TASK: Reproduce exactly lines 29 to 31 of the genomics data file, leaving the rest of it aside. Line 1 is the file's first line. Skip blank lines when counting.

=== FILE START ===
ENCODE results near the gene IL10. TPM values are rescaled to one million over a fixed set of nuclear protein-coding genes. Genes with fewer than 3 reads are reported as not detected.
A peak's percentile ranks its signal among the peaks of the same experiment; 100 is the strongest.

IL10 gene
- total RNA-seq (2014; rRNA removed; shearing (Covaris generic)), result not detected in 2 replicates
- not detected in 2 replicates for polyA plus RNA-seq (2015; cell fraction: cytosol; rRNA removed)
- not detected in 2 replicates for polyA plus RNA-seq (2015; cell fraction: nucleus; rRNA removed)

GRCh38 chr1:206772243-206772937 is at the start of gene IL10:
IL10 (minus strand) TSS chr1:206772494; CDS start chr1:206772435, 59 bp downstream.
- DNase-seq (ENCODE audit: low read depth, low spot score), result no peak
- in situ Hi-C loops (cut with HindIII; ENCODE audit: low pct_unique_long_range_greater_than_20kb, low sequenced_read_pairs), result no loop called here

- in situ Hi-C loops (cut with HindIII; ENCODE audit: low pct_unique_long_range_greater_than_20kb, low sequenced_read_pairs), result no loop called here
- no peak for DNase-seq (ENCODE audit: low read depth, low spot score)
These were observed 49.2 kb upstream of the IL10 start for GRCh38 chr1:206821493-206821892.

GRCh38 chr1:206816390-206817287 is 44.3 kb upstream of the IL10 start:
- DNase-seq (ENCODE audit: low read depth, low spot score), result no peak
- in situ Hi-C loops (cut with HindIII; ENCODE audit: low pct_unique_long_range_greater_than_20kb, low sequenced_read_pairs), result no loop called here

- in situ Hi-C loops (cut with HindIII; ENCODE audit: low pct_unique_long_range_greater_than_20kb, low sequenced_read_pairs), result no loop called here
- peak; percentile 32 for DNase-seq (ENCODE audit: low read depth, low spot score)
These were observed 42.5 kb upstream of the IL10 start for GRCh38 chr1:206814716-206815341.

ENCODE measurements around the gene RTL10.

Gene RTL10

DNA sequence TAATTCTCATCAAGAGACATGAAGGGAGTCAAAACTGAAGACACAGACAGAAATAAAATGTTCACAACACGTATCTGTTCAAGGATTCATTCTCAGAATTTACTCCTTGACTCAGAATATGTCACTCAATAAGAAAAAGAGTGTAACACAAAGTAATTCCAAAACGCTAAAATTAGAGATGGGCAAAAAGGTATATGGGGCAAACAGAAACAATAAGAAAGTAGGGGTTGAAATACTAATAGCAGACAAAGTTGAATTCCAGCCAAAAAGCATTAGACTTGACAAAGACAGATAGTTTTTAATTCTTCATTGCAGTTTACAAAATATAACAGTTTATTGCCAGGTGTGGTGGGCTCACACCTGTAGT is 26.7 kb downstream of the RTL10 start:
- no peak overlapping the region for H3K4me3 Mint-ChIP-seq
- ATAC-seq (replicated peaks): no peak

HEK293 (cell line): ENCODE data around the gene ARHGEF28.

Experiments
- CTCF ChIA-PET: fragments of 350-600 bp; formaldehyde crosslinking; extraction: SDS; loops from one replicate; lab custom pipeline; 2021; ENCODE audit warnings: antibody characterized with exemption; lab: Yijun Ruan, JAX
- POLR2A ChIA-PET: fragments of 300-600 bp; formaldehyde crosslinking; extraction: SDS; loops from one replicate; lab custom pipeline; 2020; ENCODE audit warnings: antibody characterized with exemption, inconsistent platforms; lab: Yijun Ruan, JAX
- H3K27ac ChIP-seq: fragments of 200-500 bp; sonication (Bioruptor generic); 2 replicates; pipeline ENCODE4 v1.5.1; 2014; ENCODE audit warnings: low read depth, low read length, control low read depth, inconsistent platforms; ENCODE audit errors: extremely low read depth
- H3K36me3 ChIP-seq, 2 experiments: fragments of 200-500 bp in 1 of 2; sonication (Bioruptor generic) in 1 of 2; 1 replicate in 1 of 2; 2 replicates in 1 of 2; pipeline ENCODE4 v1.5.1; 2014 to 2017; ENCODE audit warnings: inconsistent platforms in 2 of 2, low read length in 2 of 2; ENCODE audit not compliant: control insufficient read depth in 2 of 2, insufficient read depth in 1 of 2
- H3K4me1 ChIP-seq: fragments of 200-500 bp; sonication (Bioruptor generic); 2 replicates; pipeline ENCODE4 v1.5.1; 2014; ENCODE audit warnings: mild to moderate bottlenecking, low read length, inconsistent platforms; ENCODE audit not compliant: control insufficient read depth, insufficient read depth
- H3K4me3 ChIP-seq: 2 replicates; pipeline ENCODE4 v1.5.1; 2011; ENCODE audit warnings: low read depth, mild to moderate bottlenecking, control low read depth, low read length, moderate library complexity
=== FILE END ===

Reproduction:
- H3K27ac ChIP-seq: fragments of 200-500 bp; sonication (Bioruptor generic); 2 replicates; pipeline ENCODE4 v1.5.1; 2014; ENCODE audit warnings: low read depth, low read length, control low read depth, inconsistent platforms; ENCODE audit errors: extremely low read depth
- H3K36me3 ChIP-seq, 2 experiments: fragments of 200-500 bp in 1 of 2; sonication (Bioruptor generic) in 1 of 2; 1 replicate in 1 of 2; 2 replicates in 1 of 2; pipeline ENCODE4 v1.5.1; 2014 to 2017; ENCODE audit warnings: inconsistent platforms in 2 of 2, low read length in 2 of 2; ENCODE audit not compliant: control insufficient read depth in 2 of 2, insufficient read depth in 1 of 2
- H3K4me1 ChIP-seq: fragments of 200-500 bp; sonication (Bioruptor generic); 2 replicates; pipeline ENCODE4 v1.5.1; 2014; ENCODE audit warnings: mild to moderate bottlenecking, low read length, inconsistent platforms; ENCODE audit not compliant: control insufficient read depth, insufficient read depth